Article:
Image shows a black background with red flames in the bottom left corner and the words "fire Safety" in white llettering

Fire Safety

Did you know that there are over 27,000 house fires every year in the UK?

And that there were 321 fatalities as the result of a house fire last year?

The most common cause of a house fire is cooking appliances; accounting for 44% of these. Candles, matches, smoking apparatus, tumble driers and overloaded plug sockets are also leading causes.

Our customers’ safety in their homes is our biggest priority and with that in mind, we wanted to remind you of some key fire safety points to ensure that you and your family stay safe.

Smoke Alarms

One of the most effective ways to protect you and your loved ones is to have a working smoke alarm. You’re more than twice as likely to die in a home fire if your property doesn’t have a working smoke alarm

We’re legally obliged to provide our customers with a smoke alarm and ensure it’s properly installed. We also test them annually. However, it then becomes their responsibility to ensure it’s working. Smoke alarms should be tested every week to ensure the battery and the alarm are working. Fire England advise how to check and maintain a smoke alarm here.

Further advice

Image shows a plug socket with three individual plugs inserted into it. There is a red cross with the words "Tip Tip Don't Overload£ at the top and bottom of the plug image

Fires can happen anywhere and at any time. However, by following the below advice, you can minimise the risk of a fire in your property:

  • Don’t overload sockets. Limit each socket to one plug only and ensure you follow the safety instructions on any extension cable you use
  • Keep clothing, textiles and other items away from heaters and don’t use heaters for drying clothes.
  • Never attempt to fix faulty electrics by yourself. Report an issue to us if you’re a Stoke-on-Tent City Council customer or contact a qualified electrician.
  • Make sure cigarettes are put out properly after you have finished with them.
  • Be careful with candles and tealights. Don’t put them on or near anything which could burn or catch fire, such as curtains or a wooden table.
  • Never leave a candle or tealight unattended. Always ensure you put these out before leaving a room.
  • Store electric blankets flat, rolled up or loosely folded to ensure no damage to the internal wiring.
  • Ensure you unplug your electric blankets before you go to sleep (unless it has a thermostat and is designed for all-night use).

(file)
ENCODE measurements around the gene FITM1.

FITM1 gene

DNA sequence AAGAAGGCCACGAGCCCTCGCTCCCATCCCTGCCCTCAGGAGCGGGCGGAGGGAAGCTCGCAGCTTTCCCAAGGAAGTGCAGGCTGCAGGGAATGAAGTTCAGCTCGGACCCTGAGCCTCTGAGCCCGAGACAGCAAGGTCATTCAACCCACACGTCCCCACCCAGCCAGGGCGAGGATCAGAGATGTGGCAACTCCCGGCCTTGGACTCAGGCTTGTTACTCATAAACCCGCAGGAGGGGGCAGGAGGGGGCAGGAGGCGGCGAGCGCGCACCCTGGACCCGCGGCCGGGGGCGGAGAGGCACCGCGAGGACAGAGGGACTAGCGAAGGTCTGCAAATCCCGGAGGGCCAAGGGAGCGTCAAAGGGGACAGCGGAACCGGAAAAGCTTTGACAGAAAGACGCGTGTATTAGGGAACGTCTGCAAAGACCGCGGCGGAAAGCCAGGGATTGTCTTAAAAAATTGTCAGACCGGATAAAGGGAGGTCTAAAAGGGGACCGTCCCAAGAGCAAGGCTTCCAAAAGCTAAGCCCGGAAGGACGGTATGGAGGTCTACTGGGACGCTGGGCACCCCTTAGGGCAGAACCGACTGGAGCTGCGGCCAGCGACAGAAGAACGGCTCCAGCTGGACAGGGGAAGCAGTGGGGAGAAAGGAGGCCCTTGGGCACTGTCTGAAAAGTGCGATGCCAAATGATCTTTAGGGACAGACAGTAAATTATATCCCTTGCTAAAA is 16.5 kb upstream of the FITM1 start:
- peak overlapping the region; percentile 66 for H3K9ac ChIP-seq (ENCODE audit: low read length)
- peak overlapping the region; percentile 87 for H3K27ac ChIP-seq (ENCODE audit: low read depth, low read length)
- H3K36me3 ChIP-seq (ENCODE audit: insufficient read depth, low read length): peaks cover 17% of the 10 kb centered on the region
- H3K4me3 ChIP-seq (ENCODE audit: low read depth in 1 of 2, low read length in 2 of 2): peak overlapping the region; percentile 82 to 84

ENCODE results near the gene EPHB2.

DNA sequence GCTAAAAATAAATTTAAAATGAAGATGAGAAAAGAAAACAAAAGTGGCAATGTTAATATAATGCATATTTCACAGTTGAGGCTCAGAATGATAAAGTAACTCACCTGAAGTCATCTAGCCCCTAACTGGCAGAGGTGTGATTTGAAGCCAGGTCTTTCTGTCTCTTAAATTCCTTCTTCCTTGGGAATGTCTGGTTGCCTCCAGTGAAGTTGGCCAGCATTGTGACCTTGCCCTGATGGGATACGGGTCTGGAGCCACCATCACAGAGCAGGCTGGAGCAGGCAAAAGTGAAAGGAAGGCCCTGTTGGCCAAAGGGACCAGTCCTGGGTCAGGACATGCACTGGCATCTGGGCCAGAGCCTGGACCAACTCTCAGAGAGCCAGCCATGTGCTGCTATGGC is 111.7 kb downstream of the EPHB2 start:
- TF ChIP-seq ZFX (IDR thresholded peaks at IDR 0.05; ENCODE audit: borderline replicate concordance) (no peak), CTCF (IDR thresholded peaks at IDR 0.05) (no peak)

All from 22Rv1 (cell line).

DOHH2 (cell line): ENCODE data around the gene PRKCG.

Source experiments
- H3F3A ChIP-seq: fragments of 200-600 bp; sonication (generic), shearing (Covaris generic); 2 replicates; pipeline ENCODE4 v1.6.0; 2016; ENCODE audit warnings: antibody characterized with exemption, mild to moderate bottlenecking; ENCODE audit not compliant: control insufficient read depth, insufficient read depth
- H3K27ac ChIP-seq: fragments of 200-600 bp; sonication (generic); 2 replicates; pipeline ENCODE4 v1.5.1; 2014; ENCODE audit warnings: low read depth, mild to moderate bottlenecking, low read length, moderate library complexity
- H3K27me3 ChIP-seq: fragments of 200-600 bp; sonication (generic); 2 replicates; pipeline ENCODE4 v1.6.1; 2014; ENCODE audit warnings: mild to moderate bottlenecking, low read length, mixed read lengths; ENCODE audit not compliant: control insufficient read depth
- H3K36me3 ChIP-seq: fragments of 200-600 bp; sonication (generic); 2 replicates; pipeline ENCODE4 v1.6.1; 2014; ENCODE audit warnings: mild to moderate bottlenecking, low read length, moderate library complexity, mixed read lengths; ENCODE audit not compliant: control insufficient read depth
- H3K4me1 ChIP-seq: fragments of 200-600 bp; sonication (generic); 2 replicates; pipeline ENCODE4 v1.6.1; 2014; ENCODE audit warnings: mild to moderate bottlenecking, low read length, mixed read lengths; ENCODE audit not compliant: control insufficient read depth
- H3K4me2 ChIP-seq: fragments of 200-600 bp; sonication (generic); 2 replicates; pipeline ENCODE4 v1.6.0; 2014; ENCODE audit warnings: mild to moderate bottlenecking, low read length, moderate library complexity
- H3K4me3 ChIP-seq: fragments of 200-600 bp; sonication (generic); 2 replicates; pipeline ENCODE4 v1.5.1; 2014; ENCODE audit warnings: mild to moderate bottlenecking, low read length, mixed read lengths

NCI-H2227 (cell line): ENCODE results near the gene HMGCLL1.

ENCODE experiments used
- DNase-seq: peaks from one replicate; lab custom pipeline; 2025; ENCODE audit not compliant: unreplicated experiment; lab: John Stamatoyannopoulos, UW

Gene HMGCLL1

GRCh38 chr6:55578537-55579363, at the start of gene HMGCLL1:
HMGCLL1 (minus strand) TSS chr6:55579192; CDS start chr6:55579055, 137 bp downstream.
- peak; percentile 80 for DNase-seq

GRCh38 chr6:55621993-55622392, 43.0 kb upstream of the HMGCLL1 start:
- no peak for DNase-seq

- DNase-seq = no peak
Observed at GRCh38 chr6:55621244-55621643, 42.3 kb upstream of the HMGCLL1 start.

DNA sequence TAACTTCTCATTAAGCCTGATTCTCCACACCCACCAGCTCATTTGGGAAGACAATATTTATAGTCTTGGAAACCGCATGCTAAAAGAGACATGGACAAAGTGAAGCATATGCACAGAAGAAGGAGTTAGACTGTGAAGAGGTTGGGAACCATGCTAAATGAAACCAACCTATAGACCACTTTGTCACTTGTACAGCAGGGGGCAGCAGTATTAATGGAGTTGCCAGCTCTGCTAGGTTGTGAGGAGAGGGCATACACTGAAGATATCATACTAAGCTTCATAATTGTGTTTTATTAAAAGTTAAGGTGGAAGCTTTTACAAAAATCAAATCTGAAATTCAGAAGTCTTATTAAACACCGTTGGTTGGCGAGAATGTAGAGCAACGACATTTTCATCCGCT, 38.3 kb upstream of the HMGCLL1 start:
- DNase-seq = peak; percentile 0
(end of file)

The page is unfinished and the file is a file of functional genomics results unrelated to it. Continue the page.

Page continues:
• Don’t buy or use a second-hand electric blanket and always follow the manufacturers’ instructions.

Plan your Escape

Having a play in place should you have a fire in your property could make the difference between surviving a fire and fatal consequences.

Ensure that you have an escape plan in place and that everyone in your home knows this. Try the route out from a number of rooms to ensure that if a fire breaks out, you have a way to escape regardless of where you are in the home.

Try and close doors as these will slow the spread of a fire, and ensure that everyone knows where the keys to windows and doors are located.

If you live in a high-rise building, make sure you know where the fire exits and alarms are. Count how many doors you have to go through to get outside. Smoke could make it hard to see and it’s easy to get disorientated. Knowing that there are, for example, three doors between your door and outside could help you find your way.

If a fire breaks out

Firstly, try not to panic. Stay calm and focused.

Then:

  • Tell everyone in the house. Ensure they stay calm too.
  • Use that pre-planned escape route.
  • Remember that smoke rises, so try to stay as low to the ground as you can.
  • Don’t stop to collect any valuables or possessions.
  • If it’s possible to safely close the door where the fire is located, do that. This will slow the spread of the fire. Close every door you can behind you.
  • Before you open a closed door, touch it with the back of your hand. Do not open it if the door is warm or hot. This means there is fire on the other side.
  • Find somewhere safe to wait for the Fire Service.
  • Never go back into the building – this not only puts you in extreme danger but also gives the Fire Service more work. If someone else is still in the building, give the Fire Service details and let them do their jobs.

Local advice

Staffordshire Fire and Rescue Service has a wealth of information aimed at keeping you safe in your home, business, and when you’re out and about. Check it all out at this link: Safety at home (staffordshirefire.gov.uk)

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